My research focuses on factors that could affect survival of birds during the breeding season. The breeding season is an important time for birds because this is the time when individuals have an opportunity to raise young and the ability to successfully raise young can have a big effect on the bird population. However, producing young can be quite difficult for birds. In fact, the number one factor that affects the ability of birds to raise young is nest predation. Nest predation occurs when a predator, such as a chipmunk or squirrel eats the eggs or young in a bird’s nest. But do all birds have an equal chance of survival during the breeding season? Research suggests that the chance of survival for a bird’s nest is not equal and chances for survival change during the breeding season. Why might survival change during the breeding season? I have some ideas or hypotheses that might explain why survival changes during the breeding season. I am investigating whether plant cover, food resources for predators, temperature, or number of predators affects the ability of songbirds to raise their young.
When birds build their nests, they often hide them in plants to reduce the chance that a predator will find their nest. But many birds begin building their nests early in the spring and in early spring we often notice that plants and flowers in the forest are just starting to grow. So birds building their nests during this time have fewer plants to hide their nests in which could make their nests more visible to predators, such as chipmunks and squirrels. Because plant cover may be a key factor preventing predators from eating the eggs or young in a bird’s nest, I experimented with plant cover to test the importance of plant cover. I removed plant cover around Wilson’s Warbler nests and compared the fate (i.e., were the parents able to raise their young) of these nests to nests that did not have plant cover removed. I also measured plant cover at nests of Wilson's Warblers and Dusky Flycatchers and compared the amount of plant cover to the fate of each nest.
In addition to seasonal changes that we see in plants, the amount of food available in the forest for critters to eat also changes as we move from spring to summer to fall. Early in the summer, there may be less food available for the predators because pine cones and seeds from other plants are not yet available. If predators such as chipmunks, mice, or jays have less to eat they spend more time looking for food to eat in the forest. The increase in time spent searching for food could also increase the chance that one of these predators will find a bird nest and eat the eggs or young in the nest. Because the amount of food available might affect survival of a bird’s nest I conducted another experiment to find out if this was the case. I provided food (sunflower seeds and corn) to predators to see if providing extra food to predators will increase the ability of birds to raise their young.
Determining how both vegetation and food affect survival of bird’s nests during the breeding season is challenging but fun because I am able to experiment with nature and find out what happens. As a scientist I am like a detective trying to figure out why bird populations are declining. Finding the answer is challenging and exciting, but hopefully we will find an answer that will prevent further losses of our bird populations.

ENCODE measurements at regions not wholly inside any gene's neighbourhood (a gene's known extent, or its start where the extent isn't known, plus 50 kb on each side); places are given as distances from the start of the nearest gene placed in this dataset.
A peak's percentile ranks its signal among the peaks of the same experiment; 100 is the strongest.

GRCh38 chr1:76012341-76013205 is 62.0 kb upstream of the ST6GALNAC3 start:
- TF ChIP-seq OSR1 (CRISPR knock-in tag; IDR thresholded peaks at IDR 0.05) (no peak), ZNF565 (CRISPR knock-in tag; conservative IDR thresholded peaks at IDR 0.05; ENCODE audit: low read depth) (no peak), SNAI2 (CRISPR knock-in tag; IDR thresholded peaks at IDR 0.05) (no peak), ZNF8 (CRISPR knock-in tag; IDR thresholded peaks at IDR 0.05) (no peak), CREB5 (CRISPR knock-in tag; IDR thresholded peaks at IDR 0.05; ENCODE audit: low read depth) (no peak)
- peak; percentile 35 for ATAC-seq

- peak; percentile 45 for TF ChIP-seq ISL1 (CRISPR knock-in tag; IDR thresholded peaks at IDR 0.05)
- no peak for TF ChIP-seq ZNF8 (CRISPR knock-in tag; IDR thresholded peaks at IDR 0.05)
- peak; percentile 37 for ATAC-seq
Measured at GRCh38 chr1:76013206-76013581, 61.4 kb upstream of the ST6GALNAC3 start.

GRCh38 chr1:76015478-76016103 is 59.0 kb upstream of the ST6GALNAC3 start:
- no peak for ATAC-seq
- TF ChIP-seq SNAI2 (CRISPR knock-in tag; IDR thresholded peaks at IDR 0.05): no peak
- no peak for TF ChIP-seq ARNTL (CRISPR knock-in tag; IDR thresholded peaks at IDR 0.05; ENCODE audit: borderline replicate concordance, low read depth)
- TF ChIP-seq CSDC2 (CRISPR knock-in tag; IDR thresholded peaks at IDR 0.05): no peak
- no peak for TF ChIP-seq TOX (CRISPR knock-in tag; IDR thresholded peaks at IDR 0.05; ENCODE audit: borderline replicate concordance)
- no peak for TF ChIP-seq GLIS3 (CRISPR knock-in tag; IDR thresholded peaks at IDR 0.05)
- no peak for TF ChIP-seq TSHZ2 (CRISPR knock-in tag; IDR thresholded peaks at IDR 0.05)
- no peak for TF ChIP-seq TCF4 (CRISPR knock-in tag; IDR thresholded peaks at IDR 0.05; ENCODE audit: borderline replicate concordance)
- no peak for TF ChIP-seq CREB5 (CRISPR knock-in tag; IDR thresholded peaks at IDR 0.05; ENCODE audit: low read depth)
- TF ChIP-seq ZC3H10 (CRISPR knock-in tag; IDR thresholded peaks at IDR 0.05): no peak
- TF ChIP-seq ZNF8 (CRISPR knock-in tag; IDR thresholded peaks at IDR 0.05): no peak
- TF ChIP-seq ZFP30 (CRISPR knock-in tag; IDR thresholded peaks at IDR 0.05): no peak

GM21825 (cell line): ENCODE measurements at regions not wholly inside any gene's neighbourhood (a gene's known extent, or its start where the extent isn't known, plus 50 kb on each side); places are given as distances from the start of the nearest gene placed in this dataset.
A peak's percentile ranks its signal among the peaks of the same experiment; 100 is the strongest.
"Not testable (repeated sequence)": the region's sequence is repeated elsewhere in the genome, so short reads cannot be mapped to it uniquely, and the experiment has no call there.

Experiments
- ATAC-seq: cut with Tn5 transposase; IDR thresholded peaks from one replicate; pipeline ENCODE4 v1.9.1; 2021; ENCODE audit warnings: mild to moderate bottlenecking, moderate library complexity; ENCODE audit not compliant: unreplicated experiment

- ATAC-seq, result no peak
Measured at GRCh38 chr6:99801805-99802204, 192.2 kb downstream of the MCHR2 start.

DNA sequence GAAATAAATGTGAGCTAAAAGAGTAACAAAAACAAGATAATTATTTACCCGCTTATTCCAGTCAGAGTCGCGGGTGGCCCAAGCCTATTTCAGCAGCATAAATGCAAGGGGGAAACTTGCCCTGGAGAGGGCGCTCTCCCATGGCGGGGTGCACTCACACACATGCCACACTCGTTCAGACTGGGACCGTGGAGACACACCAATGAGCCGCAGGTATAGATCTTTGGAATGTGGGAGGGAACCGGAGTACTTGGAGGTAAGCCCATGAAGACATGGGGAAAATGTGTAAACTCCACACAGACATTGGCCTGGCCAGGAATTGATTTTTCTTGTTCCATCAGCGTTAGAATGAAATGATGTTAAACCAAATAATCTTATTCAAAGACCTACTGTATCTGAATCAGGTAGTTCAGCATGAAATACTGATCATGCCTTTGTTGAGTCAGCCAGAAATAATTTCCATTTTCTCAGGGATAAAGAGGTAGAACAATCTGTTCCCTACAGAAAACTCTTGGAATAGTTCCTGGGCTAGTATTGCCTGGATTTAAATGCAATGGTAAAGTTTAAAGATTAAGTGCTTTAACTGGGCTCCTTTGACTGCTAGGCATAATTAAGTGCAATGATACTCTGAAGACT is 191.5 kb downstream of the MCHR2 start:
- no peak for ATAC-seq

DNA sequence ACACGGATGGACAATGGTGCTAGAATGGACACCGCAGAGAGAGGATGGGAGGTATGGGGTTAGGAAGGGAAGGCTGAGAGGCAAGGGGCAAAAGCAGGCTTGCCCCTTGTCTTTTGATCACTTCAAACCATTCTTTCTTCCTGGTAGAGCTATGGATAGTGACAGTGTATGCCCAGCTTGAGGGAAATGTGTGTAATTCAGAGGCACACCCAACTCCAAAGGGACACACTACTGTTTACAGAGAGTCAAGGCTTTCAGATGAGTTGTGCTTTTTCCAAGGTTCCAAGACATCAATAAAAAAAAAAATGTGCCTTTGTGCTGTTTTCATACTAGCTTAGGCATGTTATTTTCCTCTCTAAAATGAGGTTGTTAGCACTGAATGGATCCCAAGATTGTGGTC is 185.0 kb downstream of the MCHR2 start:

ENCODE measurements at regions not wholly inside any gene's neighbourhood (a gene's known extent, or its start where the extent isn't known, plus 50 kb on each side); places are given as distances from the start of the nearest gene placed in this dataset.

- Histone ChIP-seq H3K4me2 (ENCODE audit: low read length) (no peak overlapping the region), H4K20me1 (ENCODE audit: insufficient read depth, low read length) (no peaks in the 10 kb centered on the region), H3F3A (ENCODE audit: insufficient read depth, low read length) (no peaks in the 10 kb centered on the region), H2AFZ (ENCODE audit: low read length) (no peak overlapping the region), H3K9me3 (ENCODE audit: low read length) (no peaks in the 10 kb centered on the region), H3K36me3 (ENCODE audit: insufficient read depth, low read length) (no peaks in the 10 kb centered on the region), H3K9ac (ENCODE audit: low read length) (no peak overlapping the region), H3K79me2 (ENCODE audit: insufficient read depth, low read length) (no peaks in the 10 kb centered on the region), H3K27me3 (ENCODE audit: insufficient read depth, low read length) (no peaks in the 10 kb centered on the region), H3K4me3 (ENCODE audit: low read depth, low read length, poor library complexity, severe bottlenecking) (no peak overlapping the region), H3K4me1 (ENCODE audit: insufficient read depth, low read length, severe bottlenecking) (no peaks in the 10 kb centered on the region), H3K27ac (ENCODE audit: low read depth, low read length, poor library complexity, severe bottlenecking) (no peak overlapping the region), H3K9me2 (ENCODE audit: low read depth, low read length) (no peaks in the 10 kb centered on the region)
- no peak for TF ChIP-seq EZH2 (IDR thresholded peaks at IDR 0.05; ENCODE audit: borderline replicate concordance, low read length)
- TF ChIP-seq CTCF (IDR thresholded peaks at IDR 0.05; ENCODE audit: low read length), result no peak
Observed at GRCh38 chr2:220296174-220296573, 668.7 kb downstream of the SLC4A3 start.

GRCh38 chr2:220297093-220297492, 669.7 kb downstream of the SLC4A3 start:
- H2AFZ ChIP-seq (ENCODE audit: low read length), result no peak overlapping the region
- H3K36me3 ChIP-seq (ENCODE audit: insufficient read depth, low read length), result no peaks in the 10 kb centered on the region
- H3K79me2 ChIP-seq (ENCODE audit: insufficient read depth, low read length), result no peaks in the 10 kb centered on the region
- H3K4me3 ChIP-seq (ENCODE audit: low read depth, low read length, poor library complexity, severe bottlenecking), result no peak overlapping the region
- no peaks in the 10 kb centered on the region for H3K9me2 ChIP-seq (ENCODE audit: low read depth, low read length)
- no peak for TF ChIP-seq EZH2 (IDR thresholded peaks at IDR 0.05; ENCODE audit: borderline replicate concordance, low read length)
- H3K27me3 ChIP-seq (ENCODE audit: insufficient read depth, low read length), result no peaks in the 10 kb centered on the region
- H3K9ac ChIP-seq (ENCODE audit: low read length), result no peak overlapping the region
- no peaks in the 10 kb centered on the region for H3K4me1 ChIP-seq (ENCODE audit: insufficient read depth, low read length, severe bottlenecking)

A bear of constant sorrow: The expression on his face speaks volumes.
A bear of constant sorrow: The expression on his face speaks volumes.Courtesy Sketchzilla
Buzzketeer General Liza put me on to this story last week, and I’m glad she did. Folks should know the plight of the polar bear.

So, you know those images of polar bears standing on the edge of ice sheets, looking sad because the ice is shrinking, and they need that ice to, you know, stay alive? You know what I’m talking about.

Well… it turns out that shrinking ice may be the least of their worries.

How do I put this? There’s trouble down south in the far north? A great big bear has a… Oh, forget it. Polar bears’ genitals are shrinking.

Oh, this is bleak. Two genital-based posts in a row? I don’t like it any more than you do, and I know you don’t like it. But we’re being beaten down and overwhelmed by genitals in the news, and we can’t ignore the news.

So, yes, after millennia of fearlessly swimming in an ocean of ice water, the mighty polar bear is finally suffering from shrinkage. But this isn’t one of the many problems that global warming can solve—this little situation is being caused by pollution, not cold water.

Y’all know about bioaccumulation and biomagnification? Toxic compounds can be found at very low concentrations in the environment, but still end up at dangerously high levels in certain plants and animals. This is caused by organisms taking in toxins faster than they can get rid of them, and by animals eating lots of other animals or plants that already have toxins in them. That’s what’s happening in the arctic. Tiny organisms are absorbing certain organic pollutants from the environment, and those organisms are getting eaten by tiny fish, and those tiny fish are getting eaten by bigger fish, and so on until big fish, with lots of the pollutants stored up in their bodies get eaten by an animal that doesn’t often get eaten by anything else, animals like killer whales, arctic foxes, or polar bears.

Biologists studied preserved polar bear genitals (penises, testicles, and ovaries) collected between 1999 and 2002, and found that individual bears with higher concentrations of these organic pollutants (called “organohalogens”) consistently had smaller bits and pieces. The organohalogens act like hormones in the bears, and we all know the amazing things hormones can do.

Now we must ask ourselves that age old question: “What does this mean for the bears?” Well, it seems that bears can’t rely on personality alone for successful mating. Polar bears don’t reproduce that often in the first place, and shrinking reproductive organs (in both boy-bears and lady-bears) is only going to make things trickier. And then there’s that whole ice-shrinking thing, which has probably taken a back seat in the minds of young bears everywhere.

In related news, a couple of polar bears at a Japanese zoo were having trouble conceiving until their handlers finally realized that they were both female. (I imagine that they would still have trouble conceiving, but I think the pressure is off now.) Apparently telling male and female bears apart is difficult as it is.